Evaluation of embryotoxicity and fetotoxicity of Clindamycin phosphate under normal and elevated levels of serum Hydrogen sulfide in rats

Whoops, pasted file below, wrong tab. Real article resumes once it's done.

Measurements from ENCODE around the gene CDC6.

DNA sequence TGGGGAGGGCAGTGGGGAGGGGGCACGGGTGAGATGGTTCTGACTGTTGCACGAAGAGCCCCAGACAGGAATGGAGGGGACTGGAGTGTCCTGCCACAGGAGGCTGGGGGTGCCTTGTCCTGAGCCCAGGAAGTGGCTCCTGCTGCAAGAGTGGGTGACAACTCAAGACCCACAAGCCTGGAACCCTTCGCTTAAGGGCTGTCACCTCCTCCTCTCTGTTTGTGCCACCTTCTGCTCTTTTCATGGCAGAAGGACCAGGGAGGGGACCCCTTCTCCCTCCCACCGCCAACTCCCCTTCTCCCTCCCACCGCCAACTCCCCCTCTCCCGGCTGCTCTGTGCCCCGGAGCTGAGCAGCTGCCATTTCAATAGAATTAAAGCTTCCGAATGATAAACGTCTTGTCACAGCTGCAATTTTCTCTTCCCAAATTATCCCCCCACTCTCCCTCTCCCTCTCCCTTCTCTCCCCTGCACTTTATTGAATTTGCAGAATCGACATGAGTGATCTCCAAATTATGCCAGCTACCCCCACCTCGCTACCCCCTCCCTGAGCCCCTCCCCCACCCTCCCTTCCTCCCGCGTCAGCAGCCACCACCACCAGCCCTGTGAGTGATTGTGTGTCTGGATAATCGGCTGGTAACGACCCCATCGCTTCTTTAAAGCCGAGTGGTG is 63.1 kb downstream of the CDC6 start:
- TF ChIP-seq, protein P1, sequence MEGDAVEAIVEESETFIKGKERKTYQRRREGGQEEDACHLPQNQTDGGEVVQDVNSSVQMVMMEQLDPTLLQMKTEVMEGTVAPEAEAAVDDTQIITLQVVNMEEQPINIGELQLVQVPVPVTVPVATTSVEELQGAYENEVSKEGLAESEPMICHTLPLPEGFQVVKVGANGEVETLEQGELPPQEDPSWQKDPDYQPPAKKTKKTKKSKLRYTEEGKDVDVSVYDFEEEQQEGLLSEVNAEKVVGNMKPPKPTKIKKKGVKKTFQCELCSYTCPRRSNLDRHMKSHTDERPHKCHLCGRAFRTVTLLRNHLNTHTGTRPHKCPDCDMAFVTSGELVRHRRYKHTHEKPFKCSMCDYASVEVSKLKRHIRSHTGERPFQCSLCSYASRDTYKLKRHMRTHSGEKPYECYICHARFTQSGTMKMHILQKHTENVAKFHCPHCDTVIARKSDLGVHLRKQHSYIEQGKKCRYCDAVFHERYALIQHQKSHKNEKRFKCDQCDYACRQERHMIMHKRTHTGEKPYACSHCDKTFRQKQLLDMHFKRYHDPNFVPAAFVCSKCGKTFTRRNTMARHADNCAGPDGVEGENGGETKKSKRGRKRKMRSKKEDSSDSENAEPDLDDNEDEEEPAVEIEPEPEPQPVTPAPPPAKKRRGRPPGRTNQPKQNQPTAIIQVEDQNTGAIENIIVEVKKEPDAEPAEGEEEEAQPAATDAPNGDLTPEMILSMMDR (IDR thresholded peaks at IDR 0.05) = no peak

Widespread use of antibiotics in clinical practice leads to the development of antibiotic resistance and encourages the search for new ways of modulation of their therapeutic effect. One of the potentially successful modulators may be Hydrogen sulfide, but the mechanisms of its action require careful studies, including toxicological. The aim of the study was to study the effect of Hydrogen sulfide levels on the embryotoxicity and fetotoxicity of oral and intravaginal Clindamycin phosphate administration. The experimental study was performed on 60 pregnant female rats, which were divided into 6 experimental groups: group 1 – control group; group 2 – high level of serum Hydrogen sulfide; group 3 – Clindamycin phosphate intravaginally; group 4 – Clindamycin phosphate intravaginally with high level of serum Hydrogen sulfide; group 5 – Clindamycin phosphate orally; group 6 – Clindamycin phosphate orally with high level of serum Hydrogen sulfide. We studied the dynamics of weight gain in pregnant rats, the number of corpora lutea, the number of implantation sites in the uterus, the number of live and dead fetuses, preimplantation and postimplantation mortality, as well as the dynamics of body weight gain and mental development of offspring. Artificially increasing the serum level of Hydrogen sulfide in pregnant rats led to an increase in maternal weight gain, an increase in the weight and cranio-caudal size of embryos, as well as a decrease in the number of resorbed fetuses and postimplantation mortality. The insignificant toxic effect of high doses of oral Clindamycin phosphate was leveled in the group with elevated indices of serum Hydrogen sulfide. Rats born to females with elevated levels of serum Hydrogen sulfide showed faster rates of weight gain and normal mental development according to the “open field” test.
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